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December 2005
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An editorial gets it right

Yesterday’s Lima News (Ohio) and Ft. Wayne News Sentinal (Indiana) editorials discuss the spying business and bring up the 4th Amendment…

It was bad enough when The New York Times revealed that, since early 2002, under an executive order from President Bush, the National Security Agency has been conducting surveillance inside the United States, almost certainly on U.S. citizens, without any sort of warrant approved by any sort of court. It was doubly disturbing that the president defended this practice and said, in effect, “Don’t talk to me about laws or constitutions, I’ll keep doing it until Congress or a court stops me.”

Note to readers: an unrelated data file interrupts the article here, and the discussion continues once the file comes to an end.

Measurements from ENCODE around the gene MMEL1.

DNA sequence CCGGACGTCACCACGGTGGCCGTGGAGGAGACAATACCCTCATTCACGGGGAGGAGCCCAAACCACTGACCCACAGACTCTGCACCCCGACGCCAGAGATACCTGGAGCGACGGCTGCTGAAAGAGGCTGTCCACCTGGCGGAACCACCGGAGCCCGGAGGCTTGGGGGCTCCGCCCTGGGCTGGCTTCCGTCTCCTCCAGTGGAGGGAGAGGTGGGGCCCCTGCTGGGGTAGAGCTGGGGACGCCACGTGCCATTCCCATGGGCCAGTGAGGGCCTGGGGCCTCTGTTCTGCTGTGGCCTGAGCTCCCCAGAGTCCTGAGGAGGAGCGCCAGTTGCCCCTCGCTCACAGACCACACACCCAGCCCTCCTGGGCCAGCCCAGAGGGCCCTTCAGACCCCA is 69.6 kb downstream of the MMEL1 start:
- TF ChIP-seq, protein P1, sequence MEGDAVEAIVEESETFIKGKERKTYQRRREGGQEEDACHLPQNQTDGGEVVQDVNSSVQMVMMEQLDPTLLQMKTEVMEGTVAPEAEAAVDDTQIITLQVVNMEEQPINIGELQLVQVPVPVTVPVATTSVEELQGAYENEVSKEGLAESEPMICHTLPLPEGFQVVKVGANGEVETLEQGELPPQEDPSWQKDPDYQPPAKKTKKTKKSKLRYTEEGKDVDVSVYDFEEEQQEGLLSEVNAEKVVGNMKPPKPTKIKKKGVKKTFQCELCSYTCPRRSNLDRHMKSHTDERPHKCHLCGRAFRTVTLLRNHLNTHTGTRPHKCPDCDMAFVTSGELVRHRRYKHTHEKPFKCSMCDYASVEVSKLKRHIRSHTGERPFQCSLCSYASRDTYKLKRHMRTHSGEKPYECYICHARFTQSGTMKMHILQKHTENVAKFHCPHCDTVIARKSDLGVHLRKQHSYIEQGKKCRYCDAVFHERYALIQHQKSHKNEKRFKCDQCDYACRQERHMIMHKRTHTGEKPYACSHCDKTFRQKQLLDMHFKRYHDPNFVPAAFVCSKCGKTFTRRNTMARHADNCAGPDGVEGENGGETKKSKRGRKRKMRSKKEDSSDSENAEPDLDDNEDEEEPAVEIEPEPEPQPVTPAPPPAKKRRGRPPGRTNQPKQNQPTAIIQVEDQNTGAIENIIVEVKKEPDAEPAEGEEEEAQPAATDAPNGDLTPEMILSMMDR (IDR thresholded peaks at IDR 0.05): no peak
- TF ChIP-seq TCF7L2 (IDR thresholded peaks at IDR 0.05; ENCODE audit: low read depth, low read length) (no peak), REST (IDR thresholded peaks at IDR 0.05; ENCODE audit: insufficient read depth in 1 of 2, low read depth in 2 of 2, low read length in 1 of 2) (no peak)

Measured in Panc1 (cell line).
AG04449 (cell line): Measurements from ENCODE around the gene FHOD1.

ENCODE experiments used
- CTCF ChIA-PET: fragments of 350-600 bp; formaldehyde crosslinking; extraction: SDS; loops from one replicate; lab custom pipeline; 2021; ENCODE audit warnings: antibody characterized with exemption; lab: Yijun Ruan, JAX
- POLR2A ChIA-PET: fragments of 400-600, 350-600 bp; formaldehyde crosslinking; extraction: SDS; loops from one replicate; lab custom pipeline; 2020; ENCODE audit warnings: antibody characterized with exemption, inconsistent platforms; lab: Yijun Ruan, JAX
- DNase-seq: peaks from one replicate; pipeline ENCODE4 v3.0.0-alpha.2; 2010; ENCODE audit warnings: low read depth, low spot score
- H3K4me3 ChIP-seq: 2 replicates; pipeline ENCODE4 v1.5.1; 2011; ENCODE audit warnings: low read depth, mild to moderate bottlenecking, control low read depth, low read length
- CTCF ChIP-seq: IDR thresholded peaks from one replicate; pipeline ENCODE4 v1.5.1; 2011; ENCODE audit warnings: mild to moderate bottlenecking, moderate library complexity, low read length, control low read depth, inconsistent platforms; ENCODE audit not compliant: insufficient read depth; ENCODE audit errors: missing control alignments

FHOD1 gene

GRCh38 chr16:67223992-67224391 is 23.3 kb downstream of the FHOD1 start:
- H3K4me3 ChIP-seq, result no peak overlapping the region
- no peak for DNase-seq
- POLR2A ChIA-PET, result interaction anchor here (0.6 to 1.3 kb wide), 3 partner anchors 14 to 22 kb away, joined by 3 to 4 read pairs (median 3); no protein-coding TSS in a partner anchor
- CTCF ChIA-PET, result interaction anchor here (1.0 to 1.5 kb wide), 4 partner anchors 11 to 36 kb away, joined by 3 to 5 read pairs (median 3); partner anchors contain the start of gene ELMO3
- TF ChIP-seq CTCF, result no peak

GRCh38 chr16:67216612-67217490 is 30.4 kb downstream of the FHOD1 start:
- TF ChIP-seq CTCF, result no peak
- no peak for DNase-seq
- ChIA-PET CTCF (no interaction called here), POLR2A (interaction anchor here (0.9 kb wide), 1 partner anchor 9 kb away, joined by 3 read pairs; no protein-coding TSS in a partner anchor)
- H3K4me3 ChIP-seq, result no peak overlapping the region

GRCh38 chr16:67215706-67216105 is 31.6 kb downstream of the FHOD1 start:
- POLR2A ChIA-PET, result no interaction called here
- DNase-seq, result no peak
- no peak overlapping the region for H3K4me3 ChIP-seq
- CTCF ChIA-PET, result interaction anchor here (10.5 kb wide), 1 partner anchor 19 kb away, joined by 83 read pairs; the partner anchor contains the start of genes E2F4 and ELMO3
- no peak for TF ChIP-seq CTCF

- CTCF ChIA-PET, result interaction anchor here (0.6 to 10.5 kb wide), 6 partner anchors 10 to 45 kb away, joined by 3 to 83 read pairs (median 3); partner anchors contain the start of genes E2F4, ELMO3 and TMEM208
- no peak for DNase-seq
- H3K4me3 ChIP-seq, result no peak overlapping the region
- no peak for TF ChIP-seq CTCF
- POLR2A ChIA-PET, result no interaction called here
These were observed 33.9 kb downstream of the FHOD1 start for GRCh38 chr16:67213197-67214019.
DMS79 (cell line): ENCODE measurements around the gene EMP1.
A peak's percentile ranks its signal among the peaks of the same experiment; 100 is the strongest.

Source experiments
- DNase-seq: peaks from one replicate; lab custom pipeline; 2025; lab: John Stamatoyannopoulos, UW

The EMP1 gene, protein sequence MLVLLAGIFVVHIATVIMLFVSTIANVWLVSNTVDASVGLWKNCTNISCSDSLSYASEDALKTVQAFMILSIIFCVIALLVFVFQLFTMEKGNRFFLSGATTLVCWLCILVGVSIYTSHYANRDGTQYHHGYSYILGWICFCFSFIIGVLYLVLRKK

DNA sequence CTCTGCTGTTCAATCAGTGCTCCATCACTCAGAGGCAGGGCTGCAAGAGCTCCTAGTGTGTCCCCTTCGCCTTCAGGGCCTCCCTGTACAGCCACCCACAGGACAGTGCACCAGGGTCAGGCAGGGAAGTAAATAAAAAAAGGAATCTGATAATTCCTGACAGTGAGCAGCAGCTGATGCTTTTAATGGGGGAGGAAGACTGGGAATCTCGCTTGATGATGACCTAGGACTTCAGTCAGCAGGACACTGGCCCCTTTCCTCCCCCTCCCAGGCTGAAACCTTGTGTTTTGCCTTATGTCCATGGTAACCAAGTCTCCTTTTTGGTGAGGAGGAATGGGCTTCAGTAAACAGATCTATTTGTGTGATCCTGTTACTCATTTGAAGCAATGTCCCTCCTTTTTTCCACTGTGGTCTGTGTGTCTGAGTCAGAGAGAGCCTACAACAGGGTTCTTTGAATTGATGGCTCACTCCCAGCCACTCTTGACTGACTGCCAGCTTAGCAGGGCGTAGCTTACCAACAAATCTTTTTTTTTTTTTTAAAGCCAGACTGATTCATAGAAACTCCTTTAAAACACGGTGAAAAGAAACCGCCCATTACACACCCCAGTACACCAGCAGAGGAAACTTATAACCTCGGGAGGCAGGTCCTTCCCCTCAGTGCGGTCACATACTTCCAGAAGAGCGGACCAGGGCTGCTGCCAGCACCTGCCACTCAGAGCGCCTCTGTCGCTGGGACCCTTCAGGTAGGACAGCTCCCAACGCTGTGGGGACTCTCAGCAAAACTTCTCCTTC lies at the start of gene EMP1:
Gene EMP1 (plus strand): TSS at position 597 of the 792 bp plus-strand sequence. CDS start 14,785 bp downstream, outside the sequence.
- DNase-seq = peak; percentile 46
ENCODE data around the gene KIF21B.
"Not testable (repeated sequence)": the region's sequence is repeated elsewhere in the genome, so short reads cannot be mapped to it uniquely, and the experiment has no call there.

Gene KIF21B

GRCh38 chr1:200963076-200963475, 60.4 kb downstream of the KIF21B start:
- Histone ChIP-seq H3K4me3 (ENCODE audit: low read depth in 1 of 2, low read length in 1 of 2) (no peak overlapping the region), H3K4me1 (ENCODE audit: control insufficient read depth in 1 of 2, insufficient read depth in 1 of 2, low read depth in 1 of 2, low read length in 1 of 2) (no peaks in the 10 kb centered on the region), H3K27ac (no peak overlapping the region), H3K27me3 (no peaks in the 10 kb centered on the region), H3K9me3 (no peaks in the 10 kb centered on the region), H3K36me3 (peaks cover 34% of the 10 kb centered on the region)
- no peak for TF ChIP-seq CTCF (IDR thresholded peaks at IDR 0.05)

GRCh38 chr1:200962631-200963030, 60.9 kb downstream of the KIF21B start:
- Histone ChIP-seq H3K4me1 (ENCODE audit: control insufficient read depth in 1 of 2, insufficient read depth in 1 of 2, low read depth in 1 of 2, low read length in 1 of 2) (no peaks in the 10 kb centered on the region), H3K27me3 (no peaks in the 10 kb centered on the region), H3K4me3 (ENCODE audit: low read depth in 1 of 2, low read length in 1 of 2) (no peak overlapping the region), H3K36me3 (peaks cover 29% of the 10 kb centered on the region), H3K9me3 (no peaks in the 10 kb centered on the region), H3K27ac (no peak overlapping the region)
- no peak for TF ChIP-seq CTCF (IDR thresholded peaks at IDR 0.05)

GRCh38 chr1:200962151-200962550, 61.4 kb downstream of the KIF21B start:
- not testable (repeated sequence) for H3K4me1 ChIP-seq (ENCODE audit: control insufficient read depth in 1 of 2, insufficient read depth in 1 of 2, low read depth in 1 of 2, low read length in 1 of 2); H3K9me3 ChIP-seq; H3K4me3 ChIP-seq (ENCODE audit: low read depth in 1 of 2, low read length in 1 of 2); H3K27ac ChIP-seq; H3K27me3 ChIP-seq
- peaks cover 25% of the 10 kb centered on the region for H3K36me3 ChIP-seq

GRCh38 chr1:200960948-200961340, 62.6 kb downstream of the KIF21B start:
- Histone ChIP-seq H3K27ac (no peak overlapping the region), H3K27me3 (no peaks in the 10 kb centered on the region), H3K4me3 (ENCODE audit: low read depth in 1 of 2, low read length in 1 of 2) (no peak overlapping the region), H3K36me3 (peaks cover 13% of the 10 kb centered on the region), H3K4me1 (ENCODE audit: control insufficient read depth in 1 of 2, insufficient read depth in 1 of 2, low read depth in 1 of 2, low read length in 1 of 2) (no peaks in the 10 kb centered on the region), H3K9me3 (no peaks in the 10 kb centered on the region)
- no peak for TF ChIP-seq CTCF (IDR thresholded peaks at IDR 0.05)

The Fourth Amendment to the Constitution reads: “The right of the people to be secure in their persons, houses, papers and effects, against unreasonable searches and seizures, shall not be violated, and no Warrants shall issue, but upon probable cause, supported by Oath or affirmation, and particularly describing the place to be searched, and the persons or things to be seized.”

This standard has been refined and (especially as relates to the drug war) weakened by the courts over the years. But the requirement to get a warrant remains one of the key distinctions between a reasonably free and civil society and an authoritarian or dictatorial regime. [emphasis added]

Nice to see editors remembering the Fourth Amendment, noting its importance, and recognizing that it’s been weakened by the war on drugs.

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